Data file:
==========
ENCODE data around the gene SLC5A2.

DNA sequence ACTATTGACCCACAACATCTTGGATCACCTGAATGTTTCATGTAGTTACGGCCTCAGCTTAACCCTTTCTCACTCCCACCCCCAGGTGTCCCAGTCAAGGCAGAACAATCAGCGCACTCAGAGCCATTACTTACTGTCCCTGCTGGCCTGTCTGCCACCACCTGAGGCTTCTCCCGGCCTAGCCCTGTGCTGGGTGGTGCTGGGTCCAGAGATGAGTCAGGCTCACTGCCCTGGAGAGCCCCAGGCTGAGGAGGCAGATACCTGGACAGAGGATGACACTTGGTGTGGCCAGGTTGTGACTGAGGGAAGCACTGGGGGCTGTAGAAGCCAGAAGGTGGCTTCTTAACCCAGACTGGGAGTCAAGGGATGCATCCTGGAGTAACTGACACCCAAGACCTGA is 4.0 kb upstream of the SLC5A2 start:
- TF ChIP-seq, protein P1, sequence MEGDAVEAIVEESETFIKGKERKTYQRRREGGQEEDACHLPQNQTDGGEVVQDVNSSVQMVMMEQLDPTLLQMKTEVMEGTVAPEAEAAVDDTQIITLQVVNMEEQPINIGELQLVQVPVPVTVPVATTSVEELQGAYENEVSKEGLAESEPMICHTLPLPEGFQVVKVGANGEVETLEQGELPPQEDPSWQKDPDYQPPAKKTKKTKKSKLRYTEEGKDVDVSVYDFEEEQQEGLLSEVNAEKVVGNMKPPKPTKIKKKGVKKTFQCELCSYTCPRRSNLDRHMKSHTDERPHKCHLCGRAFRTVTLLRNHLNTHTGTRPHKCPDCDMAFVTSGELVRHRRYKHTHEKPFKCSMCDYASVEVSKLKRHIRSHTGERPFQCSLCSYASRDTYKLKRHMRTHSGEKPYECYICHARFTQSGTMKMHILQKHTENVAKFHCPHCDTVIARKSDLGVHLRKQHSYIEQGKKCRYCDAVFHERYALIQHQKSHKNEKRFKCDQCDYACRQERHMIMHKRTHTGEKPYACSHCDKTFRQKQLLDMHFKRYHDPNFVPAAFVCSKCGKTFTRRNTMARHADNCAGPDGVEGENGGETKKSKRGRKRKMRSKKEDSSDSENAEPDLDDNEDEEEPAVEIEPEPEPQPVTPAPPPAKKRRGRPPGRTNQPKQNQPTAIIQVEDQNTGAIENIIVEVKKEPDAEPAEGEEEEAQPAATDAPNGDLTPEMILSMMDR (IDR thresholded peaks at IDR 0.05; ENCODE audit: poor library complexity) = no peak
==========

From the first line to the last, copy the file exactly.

ENCODE data around the gene SLC5A2.

DNA sequence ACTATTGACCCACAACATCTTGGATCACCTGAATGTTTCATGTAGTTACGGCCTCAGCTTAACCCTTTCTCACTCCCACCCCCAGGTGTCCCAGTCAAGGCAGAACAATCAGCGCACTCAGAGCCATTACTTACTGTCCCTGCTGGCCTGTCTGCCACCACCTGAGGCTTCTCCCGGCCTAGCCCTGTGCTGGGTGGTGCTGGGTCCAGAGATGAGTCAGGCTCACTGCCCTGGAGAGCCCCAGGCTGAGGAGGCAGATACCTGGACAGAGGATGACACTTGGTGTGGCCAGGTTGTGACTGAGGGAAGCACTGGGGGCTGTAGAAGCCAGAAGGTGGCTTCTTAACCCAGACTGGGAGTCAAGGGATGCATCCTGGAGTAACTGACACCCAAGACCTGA is 4.0 kb upstream of the SLC5A2 start:
- TF ChIP-seq, protein P1, sequence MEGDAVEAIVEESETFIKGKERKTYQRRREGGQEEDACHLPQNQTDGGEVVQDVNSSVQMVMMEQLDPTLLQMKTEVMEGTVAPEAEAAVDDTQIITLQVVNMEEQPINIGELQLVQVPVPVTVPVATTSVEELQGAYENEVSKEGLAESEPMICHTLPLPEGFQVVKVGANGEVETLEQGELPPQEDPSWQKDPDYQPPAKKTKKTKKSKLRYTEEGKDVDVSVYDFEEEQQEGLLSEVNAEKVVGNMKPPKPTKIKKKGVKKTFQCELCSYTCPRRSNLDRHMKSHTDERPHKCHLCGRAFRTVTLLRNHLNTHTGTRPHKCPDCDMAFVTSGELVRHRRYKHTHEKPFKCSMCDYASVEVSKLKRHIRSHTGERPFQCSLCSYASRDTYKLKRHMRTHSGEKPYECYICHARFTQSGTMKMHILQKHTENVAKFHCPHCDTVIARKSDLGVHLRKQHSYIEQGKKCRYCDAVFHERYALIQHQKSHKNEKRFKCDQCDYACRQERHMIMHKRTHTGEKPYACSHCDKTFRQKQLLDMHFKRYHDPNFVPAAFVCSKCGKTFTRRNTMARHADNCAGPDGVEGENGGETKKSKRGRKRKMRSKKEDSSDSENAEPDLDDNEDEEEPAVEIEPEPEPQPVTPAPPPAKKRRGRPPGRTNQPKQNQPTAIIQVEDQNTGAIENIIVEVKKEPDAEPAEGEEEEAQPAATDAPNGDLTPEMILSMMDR (IDR thresholded peaks at IDR 0.05; ENCODE audit: poor library complexity) = no peak